Using magnetic resonance imaging (MRI), researchers discovered that dogs have a voice detection device in their brains that is similar to that of humans and that not only recognizes dog tones and moods, but also recognizes and understands human voice tones and moods.
In a separate study, researchers discovered that when dogs looked into the eyes of their owners, their oxytocin levels increased, just as they do when we look into the eyes of someone we care about. It is worth noting that the amount of oxytocin in humans increased as well. It appears that we are as concerned about them as they are about us.
A social experiment was conducted in order to determine whether or not dogs experience jealousy. They discovered that when their owner was paying attention to a dummy dog, dogs exhibited more “jealous-like characteristics” than when the owner was reading a book or playing with a toy. More research is needed to determine whether this is in fact a manifestation of jealousy or merely protective behavior. However, many of us have heard anecdotal evidence that dogs may have a green streak running through them.
Just take a look at a dog in a shelter and you will be convinced that dogs can be depressed or unhappy. They certainly have the appearance of it! While we know that dogs can detect when we are sad or depressed, as demonstrated by the MRI study above, no one has yet tested whether dogs experience sadness in the same way that we do (and who would want to conduct such a study?). The fact that they have a voice-detection device in their brains that is wired to pick up on these feelings, however, suggests that they do in fact possess these feelings.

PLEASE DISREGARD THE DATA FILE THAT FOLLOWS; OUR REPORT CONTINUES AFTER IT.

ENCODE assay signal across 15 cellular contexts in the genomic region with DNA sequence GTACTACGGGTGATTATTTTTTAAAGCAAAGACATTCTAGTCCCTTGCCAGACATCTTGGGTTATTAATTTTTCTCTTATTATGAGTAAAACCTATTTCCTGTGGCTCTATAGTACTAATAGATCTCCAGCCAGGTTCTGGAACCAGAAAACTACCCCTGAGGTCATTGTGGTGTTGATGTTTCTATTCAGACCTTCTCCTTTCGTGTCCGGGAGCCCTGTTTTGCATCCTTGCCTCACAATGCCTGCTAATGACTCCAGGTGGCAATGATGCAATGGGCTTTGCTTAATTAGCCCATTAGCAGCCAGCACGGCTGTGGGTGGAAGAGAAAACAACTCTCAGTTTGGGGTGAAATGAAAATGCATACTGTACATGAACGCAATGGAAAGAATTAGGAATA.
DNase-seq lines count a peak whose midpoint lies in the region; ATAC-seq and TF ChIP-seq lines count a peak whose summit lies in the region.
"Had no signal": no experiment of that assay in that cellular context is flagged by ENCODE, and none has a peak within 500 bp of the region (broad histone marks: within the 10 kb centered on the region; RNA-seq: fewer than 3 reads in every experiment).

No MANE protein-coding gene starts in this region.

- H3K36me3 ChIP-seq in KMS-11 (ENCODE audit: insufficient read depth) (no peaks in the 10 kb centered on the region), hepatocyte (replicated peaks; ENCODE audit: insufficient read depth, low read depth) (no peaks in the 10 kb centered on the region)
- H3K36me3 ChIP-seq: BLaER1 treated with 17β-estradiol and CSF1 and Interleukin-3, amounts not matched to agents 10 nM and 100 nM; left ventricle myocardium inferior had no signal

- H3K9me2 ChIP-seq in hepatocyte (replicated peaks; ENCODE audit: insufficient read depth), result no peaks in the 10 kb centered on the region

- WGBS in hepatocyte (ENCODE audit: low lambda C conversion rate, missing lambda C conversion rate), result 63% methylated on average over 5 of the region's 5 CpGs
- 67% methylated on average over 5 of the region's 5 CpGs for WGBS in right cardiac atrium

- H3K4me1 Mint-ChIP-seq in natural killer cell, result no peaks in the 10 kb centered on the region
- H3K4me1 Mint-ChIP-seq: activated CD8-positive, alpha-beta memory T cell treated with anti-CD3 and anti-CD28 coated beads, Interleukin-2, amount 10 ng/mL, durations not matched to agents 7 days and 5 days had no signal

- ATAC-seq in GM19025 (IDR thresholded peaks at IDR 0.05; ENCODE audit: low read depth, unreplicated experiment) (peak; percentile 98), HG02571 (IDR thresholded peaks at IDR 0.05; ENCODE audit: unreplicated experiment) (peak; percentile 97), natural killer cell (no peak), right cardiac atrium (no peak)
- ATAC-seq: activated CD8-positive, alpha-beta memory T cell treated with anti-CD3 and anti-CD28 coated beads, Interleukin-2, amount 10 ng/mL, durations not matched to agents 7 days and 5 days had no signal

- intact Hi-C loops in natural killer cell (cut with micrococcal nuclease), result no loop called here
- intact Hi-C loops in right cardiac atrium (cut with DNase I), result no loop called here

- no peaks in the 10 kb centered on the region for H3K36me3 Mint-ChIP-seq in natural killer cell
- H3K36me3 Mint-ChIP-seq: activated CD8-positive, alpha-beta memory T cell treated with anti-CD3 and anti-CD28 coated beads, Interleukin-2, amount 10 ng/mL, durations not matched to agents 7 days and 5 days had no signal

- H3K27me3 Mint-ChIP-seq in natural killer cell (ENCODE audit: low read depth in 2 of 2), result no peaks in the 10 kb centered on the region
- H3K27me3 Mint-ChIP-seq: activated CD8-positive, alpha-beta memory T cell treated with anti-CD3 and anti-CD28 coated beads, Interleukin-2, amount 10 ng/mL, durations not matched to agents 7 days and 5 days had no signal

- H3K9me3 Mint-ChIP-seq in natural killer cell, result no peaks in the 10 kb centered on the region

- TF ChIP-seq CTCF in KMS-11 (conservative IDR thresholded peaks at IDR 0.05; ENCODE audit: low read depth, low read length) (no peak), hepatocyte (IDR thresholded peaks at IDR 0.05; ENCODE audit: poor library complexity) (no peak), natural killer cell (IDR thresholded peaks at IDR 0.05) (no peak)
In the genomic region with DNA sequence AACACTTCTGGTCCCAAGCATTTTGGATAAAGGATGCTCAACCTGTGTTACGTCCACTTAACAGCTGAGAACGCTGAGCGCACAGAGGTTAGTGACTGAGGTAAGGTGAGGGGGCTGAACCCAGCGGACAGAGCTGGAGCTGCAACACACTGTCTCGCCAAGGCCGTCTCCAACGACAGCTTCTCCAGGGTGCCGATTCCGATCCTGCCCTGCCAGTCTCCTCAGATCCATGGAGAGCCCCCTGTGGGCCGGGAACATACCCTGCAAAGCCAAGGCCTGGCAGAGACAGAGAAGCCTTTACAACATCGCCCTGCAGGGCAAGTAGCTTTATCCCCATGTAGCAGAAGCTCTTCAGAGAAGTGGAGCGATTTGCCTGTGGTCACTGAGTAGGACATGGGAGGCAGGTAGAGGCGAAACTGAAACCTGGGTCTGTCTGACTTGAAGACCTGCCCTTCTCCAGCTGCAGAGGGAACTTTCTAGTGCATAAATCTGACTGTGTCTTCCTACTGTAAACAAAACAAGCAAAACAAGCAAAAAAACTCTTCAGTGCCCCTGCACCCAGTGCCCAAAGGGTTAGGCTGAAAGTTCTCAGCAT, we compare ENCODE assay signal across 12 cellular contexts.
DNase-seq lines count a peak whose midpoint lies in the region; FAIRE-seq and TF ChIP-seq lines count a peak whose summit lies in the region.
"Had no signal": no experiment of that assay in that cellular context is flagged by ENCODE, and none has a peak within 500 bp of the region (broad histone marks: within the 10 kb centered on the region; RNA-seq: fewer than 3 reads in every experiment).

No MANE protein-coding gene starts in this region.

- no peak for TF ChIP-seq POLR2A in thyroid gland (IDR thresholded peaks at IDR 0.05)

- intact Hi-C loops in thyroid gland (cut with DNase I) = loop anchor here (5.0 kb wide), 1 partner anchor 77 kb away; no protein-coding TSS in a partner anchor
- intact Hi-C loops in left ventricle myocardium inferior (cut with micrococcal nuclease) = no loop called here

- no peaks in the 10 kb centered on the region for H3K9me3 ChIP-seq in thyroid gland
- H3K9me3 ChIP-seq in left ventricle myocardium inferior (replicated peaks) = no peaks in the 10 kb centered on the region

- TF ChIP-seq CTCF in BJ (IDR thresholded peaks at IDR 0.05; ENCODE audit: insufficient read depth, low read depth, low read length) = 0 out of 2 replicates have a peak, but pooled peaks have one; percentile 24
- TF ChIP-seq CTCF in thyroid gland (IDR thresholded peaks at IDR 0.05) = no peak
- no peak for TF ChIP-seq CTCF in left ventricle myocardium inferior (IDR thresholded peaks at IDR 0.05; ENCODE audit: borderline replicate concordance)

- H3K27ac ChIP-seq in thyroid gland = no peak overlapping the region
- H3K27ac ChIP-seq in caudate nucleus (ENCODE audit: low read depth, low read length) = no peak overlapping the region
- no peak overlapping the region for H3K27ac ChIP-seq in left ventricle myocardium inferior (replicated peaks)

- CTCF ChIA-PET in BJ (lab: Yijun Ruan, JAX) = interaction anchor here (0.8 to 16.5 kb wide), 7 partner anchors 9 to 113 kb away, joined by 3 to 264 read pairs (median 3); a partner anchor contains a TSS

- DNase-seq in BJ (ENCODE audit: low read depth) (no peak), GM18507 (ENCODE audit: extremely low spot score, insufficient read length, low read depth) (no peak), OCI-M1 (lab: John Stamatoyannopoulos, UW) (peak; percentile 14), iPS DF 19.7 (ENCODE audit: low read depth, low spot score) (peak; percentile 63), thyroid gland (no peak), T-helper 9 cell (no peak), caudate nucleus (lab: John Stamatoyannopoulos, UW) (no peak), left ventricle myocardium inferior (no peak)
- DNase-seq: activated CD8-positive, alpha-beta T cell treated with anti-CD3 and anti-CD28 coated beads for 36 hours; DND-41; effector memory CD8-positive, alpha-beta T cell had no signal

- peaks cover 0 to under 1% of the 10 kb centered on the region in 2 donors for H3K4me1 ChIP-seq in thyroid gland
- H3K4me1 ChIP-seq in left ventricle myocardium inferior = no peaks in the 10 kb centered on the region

We already know, without conducting any research, that dogs can experience anxiety. For example, separation anxiety is a very real problem for many dogs who do not like to be left alone for long periods of time. Other dogs may become anxious when traveling in a car or meeting new people.
Did you know your dog can be a Blood Donor?
An investigation found that 70 percent of pet owners were completely unaware that they could donate their pet’s blood, while 89 percent said they would allow their pet to do so if the circumstances were right.
Did you know your dog can get the Flu?
CIV, also known as dog flu, is a virus that has been spreading across the country. Cases have been reported all over the country. To be more specific, since March 2015, canine influenza has affected dogs in more than half of the country, with new cases being diagnosed on a weekly basis. CIV has caused dogs to become ill (some of them critically ill), and six dogs have died as a result of CIV.